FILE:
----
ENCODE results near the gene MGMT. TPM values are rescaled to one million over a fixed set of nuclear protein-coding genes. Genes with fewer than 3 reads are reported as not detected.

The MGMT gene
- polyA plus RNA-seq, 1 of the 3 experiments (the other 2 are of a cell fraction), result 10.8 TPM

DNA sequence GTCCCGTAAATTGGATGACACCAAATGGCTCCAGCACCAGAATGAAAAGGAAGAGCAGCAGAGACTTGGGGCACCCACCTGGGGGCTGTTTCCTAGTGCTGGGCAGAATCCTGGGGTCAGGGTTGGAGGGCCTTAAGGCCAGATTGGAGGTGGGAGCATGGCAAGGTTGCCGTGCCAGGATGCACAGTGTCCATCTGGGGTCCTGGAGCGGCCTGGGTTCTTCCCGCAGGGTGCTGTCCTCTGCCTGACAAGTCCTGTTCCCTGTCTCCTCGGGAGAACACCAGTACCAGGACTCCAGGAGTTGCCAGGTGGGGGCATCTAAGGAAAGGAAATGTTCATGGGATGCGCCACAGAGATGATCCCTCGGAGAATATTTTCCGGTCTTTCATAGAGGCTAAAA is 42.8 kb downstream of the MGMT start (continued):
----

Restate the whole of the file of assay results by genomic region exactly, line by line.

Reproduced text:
ENCODE results near the gene MGMT. TPM values are rescaled to one million over a fixed set of nuclear protein-coding genes. Genes with fewer than 3 reads are reported as not detected.

The MGMT gene
- polyA plus RNA-seq, 1 of the 3 experiments (the other 2 are of a cell fraction), result 10.8 TPM

DNA sequence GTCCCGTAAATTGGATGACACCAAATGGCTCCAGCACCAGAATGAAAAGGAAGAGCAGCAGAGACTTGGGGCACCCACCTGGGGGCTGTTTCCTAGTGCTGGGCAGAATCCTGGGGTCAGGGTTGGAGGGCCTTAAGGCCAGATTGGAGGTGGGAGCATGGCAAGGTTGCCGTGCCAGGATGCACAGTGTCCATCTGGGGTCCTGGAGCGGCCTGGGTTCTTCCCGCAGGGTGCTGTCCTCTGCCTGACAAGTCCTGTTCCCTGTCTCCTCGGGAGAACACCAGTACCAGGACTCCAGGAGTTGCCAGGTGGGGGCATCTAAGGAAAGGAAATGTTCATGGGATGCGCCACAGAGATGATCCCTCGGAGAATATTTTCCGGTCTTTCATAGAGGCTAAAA is 42.8 kb downstream of the MGMT start (continued):